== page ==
32	Each step of the division you take one more digit (bit) of the dividend
33	and append it to the current remainder.  Then you figure out the
34	appropriate multiple of the divisor to subtract to being the remainder
35	back into range.  In binary, this is easy - it has to be either 0 or 1,
36	and to make the XOR cancel, it's just a copy of bit 32 of the remainder.
38	When computing a CRC, we don't care about the quotient, so we can
39	throw the quotient bit away, but subtract the appropriate multiple of
40	the polynomial from the remainder and we're back to where we started,
41	ready to process the next bit.
43	A big-endian CRC written this way would be coded like:
44	for (i = 0; i < input_bits; i++) {
45		multiple = remainder & 0x80000000 ? CRCPOLY : 0;
46		remainder = (remainder << 1 | next_input_bit()) ^ multiple;
47	}
49	Notice how, to get at bit 32 of the shifted remainder, we look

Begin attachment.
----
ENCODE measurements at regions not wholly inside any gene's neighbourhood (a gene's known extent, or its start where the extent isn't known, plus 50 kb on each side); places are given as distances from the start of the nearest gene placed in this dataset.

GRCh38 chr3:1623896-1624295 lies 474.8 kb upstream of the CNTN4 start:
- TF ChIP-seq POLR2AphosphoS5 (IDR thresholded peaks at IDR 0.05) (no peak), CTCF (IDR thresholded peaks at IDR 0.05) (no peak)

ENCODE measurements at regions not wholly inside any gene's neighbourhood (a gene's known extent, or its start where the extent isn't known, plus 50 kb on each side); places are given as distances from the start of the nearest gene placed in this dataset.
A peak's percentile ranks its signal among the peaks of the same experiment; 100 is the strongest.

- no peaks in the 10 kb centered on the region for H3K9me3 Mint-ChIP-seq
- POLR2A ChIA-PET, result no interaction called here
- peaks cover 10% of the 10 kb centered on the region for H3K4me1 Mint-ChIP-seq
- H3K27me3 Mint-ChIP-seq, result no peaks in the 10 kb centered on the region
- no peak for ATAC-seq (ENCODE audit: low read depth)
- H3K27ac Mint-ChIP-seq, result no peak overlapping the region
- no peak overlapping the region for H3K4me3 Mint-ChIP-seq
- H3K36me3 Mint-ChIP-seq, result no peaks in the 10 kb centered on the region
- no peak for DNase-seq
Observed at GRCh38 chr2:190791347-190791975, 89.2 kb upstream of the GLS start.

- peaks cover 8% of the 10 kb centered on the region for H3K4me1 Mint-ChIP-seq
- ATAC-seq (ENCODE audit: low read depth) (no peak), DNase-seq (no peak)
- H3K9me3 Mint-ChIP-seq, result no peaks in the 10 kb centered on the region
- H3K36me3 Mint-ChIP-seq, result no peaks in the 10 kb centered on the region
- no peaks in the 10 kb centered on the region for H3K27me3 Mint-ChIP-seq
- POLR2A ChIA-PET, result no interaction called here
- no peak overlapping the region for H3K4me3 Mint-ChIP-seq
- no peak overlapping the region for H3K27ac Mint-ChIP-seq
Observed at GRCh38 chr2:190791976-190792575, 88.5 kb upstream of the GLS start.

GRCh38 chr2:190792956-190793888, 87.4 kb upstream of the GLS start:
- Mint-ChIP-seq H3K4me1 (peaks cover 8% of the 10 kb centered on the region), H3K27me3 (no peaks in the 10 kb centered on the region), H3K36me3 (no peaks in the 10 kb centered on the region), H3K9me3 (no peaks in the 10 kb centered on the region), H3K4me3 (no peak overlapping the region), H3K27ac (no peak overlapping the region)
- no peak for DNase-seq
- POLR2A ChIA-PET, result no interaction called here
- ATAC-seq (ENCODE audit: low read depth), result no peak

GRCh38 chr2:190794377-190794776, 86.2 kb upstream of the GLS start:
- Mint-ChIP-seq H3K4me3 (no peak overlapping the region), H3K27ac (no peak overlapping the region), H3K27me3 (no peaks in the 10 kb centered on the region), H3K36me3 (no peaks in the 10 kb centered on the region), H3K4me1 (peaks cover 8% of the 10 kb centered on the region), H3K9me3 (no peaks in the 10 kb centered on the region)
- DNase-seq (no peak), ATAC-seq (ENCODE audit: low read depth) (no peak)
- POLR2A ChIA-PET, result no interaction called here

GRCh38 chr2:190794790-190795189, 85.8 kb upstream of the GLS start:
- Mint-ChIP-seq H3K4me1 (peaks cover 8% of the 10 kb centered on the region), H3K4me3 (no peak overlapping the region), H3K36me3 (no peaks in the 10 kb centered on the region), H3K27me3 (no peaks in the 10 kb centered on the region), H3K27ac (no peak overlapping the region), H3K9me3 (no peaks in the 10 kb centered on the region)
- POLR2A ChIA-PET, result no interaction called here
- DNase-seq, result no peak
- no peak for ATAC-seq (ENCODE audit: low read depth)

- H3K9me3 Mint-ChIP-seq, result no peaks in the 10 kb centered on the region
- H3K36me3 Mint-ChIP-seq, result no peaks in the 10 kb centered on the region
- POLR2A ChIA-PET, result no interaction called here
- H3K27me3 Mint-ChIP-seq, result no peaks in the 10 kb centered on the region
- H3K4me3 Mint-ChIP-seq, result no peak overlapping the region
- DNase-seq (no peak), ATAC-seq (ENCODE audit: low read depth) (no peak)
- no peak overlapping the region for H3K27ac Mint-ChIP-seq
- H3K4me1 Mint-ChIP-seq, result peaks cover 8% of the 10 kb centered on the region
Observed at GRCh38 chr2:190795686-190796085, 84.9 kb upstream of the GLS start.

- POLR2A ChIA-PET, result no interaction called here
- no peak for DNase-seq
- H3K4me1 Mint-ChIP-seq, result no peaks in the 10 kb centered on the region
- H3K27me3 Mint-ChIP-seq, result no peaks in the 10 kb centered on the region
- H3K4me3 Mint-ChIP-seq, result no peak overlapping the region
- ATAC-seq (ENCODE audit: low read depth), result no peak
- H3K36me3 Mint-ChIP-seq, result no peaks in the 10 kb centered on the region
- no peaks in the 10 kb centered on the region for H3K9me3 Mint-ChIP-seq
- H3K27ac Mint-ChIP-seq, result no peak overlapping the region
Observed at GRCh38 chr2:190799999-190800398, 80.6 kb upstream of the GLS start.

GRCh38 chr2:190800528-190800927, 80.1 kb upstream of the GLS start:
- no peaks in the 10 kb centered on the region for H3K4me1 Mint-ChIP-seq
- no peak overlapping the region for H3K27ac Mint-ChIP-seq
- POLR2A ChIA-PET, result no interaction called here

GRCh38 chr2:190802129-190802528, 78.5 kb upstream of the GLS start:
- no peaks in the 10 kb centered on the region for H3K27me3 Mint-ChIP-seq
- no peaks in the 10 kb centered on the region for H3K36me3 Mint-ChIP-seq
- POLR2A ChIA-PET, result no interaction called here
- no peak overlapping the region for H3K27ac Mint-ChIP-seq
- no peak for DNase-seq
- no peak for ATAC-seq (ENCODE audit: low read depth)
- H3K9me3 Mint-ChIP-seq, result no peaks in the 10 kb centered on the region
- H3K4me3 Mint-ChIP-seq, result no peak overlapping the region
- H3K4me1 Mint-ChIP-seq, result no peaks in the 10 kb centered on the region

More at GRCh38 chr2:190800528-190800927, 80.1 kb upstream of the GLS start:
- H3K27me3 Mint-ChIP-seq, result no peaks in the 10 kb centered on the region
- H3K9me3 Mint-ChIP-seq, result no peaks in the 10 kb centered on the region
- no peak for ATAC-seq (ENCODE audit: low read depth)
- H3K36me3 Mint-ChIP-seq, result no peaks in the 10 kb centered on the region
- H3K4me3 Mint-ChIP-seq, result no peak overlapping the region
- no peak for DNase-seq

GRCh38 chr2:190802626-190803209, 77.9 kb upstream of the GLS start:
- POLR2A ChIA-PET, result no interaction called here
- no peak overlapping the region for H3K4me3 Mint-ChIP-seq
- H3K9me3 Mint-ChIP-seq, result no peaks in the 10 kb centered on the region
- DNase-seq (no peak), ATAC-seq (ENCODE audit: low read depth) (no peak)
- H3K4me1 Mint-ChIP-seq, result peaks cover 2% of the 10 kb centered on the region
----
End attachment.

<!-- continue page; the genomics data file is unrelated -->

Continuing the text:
50	at bit 31 of the remainder *before* shifting it.
52	But also notice how the next_input_bit() bits we're shifting into
53	the remainder don't actually affect any decision-making until
54	32 bits later.  Thus, the first 32 cycles of this are pretty boring.
55	Also, to add the CRC to a message, we need a 32-bit-long hole for it at
56	the end, so we have to add 32 extra cycles shifting in zeros at the
57	end of every message,
59	These details lead to a standard trick: rearrange merging in the
60	next_input_bit() until the moment it's needed.  Then the first 32 cycles
61	can be precomputed, and merging in the final 32 zero bits to make room
62	for the CRC can be skipped entirely.  This changes the code to:
64	for (i = 0; i < input_bits; i++) {
65		remainder ^= next_input_bit() << 31;
66		multiple = (remainder & 0x80000000) ? CRCPOLY : 0;
67		remainder = (remainder << 1) ^ multiple;
68	}
70	With this optimization, the little-endian code is particularly simple:
71	for (i = 0; i < input_bits; i++) {
72		remainder ^= next_input_bit();